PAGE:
When a character's name enters the language as a general descriptor of a similar person, you know you're dealing with a classic. Lolita is exactly that film -- and the story of one man's obsession with his stepdaughter is so well-known it scarcely requires explanation. If you've never seen the original, you need to, and soon. While it's far too long at over 2 1/2 hours, these characters are so juicy and delicately balanced (this was 1962 and pedophilia was hardly accepted on film) they're a true must-see. Remade in 1997.

Cross Of Iron Review


OK
Sam Peckinpah's Cross of Iron is distinguished as a war movie for the major reason that it's one of the only English-language movies made that stars the Nazis as the movie's heroes. Facing off against Russia on the eastern front, the real drama playing out not with the enemy, but between hardened Steiner (James Coburn) and careerist Stransky (Maximilian Schell), who cares little for the war and everything for glory -- namely getting an Iron Cross for his valor. Unfortunately, the movie gives their sparring relatively little screen time as Peckinpah indulges in endless combat scenes (this was his only war movie), which try the patience of viewers who came for the real story.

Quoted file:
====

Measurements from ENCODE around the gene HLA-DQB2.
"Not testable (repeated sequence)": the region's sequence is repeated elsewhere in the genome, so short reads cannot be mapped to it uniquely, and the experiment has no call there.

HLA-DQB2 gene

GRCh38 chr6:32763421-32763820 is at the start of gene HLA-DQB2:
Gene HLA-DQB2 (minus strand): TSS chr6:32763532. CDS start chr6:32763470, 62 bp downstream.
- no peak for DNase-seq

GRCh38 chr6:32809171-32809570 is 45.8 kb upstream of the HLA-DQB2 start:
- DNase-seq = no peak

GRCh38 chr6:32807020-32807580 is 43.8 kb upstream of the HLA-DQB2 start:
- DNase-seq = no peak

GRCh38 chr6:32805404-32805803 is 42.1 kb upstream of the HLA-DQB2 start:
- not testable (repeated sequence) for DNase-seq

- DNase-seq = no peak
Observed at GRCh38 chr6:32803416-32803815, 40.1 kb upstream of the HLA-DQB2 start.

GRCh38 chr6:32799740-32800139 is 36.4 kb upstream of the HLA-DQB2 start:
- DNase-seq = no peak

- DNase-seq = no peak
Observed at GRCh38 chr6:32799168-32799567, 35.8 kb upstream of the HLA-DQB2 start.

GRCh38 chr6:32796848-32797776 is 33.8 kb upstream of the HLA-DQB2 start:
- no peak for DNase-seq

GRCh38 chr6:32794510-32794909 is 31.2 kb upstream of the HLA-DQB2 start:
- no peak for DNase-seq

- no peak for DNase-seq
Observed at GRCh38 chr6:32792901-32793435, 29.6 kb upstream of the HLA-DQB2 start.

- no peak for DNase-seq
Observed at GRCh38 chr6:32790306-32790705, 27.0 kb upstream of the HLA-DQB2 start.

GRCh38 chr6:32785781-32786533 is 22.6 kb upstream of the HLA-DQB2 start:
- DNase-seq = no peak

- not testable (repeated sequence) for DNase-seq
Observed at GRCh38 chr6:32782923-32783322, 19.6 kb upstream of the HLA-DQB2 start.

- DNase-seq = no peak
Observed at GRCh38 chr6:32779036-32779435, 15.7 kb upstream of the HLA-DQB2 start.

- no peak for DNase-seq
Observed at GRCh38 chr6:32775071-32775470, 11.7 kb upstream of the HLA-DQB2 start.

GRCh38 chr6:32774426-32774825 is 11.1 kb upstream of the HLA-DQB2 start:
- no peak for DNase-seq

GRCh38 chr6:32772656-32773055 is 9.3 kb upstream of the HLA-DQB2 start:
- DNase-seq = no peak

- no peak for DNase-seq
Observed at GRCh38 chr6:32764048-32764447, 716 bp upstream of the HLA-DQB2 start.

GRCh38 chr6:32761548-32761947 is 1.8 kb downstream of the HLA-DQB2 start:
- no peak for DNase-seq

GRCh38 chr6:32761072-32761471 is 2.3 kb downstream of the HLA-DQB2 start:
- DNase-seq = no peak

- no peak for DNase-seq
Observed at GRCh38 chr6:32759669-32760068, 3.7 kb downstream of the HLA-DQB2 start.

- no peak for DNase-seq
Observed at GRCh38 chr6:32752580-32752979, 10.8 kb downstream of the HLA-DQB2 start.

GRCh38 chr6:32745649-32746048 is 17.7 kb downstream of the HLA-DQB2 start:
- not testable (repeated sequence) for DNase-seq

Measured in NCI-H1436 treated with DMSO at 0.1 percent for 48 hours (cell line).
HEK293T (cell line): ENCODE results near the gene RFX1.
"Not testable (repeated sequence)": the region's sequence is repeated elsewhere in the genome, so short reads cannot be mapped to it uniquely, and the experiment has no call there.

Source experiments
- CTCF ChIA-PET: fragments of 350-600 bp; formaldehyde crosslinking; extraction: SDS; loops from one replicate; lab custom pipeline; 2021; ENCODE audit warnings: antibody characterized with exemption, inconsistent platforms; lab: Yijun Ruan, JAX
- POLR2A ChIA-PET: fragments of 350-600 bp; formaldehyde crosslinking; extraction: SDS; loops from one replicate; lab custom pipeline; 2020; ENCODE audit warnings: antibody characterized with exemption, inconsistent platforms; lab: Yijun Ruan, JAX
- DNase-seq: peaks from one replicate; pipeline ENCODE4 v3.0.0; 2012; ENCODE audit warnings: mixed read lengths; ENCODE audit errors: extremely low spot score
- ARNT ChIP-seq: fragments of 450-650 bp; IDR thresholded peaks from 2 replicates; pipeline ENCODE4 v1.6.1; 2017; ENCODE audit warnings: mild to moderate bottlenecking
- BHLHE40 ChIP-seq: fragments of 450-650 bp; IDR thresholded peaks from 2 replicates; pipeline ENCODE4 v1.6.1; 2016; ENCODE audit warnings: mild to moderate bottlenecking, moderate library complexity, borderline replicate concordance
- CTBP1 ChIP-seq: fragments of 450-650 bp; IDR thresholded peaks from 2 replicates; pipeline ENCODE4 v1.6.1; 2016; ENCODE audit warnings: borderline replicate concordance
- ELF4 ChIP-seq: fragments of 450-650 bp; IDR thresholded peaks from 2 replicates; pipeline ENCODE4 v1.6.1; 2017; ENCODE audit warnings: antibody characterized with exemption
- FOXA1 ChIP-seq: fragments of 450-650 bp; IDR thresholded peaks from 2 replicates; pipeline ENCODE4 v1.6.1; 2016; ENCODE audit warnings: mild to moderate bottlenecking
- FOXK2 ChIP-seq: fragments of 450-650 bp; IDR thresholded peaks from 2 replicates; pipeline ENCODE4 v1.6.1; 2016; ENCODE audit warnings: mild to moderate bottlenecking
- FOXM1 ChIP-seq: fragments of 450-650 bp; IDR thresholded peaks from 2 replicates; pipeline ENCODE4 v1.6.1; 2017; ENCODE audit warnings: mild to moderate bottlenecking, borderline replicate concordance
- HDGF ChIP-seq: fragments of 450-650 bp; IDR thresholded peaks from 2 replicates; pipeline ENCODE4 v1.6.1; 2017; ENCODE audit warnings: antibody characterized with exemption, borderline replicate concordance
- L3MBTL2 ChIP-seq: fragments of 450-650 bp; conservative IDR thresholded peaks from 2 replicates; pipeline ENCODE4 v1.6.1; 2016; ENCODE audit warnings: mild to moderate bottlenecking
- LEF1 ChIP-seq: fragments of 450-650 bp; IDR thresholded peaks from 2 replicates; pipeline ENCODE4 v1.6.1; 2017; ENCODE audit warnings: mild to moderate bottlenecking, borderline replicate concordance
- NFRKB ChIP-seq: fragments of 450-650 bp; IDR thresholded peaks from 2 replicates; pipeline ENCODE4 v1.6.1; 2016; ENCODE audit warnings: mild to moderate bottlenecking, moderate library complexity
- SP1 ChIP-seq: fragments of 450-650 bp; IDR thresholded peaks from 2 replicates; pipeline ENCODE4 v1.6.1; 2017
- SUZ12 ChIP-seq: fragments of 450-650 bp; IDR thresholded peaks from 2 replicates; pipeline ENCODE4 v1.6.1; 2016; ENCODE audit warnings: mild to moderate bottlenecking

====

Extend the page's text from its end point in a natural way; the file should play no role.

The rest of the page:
Heaven Can Wait (1978) Review


Good
How's this for high-concept: Star football player is accidentally swiped by angels before he's supposed to die, then is inserted into the body of a bazillionaire. Football player then launches the rich guy into a crusade for worldly good and, along the way, trains to become a football star. In the hands of anyone but Warren Beatty, this might really stink (see our review of the 1943 original), but the old scoundrel infuses the hero with such earnest and wide-eyed spirit that it's hard not to like. Julie Christie is badly miscast as the love interest, but it's Charles Grodin who steals the show in a smarmy role.